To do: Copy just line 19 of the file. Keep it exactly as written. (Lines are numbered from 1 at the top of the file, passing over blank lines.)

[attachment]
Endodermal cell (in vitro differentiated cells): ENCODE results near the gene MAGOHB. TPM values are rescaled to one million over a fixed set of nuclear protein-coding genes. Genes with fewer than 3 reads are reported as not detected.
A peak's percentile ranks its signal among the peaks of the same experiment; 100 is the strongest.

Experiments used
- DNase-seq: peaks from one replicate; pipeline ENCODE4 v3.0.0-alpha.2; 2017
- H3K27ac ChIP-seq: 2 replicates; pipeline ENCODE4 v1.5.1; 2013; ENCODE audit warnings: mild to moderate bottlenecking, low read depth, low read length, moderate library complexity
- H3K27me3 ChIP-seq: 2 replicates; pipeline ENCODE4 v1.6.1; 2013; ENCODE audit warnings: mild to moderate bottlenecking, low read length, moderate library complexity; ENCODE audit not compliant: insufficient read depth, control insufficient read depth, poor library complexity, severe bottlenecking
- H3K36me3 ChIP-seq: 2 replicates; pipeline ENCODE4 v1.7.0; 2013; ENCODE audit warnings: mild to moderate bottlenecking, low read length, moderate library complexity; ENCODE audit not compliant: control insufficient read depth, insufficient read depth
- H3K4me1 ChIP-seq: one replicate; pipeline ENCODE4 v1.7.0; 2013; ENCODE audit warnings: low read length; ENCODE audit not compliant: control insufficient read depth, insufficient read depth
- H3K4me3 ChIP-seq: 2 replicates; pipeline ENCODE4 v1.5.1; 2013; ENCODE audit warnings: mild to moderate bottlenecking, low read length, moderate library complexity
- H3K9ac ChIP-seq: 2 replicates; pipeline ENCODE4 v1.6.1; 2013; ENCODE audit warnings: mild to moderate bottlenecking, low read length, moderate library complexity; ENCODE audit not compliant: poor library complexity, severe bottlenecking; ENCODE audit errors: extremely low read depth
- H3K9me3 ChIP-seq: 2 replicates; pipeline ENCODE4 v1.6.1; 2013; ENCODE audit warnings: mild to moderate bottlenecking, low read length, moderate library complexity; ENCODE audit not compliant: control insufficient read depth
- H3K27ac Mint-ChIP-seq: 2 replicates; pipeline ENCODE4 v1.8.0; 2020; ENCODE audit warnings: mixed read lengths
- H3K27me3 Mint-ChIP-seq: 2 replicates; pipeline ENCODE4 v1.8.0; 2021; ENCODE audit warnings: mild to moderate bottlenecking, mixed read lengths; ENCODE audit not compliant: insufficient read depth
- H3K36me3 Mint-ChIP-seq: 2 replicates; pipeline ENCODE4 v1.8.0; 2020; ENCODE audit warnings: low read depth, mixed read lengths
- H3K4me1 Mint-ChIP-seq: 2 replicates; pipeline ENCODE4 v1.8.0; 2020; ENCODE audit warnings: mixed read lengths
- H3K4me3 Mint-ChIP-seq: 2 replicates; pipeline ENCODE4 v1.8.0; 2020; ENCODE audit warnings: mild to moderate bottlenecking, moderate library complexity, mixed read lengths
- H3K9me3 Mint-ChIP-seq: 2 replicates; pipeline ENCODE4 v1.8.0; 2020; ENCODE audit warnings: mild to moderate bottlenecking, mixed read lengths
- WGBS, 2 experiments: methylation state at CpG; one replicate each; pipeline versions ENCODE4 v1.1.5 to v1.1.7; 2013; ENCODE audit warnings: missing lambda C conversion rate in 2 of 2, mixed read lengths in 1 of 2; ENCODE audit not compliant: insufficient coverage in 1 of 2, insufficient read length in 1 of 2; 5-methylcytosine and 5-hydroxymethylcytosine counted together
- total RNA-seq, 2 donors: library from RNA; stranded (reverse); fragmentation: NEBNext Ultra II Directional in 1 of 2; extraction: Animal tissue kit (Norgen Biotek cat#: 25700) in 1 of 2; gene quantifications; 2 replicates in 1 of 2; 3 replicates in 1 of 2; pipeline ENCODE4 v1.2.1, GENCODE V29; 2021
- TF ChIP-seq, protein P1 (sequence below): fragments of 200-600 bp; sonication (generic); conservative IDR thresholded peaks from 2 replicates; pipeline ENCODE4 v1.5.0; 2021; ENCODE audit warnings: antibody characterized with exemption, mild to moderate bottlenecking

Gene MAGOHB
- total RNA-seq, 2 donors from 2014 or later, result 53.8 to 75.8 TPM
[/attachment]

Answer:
- total RNA-seq, 2 donors: library from RNA; stranded (reverse); fragmentation: NEBNext Ultra II Directional in 1 of 2; extraction: Animal tissue kit (Norgen Biotek cat#: 25700) in 1 of 2; gene quantifications; 2 replicates in 1 of 2; 3 replicates in 1 of 2; pipeline ENCODE4 v1.2.1, GENCODE V29; 2021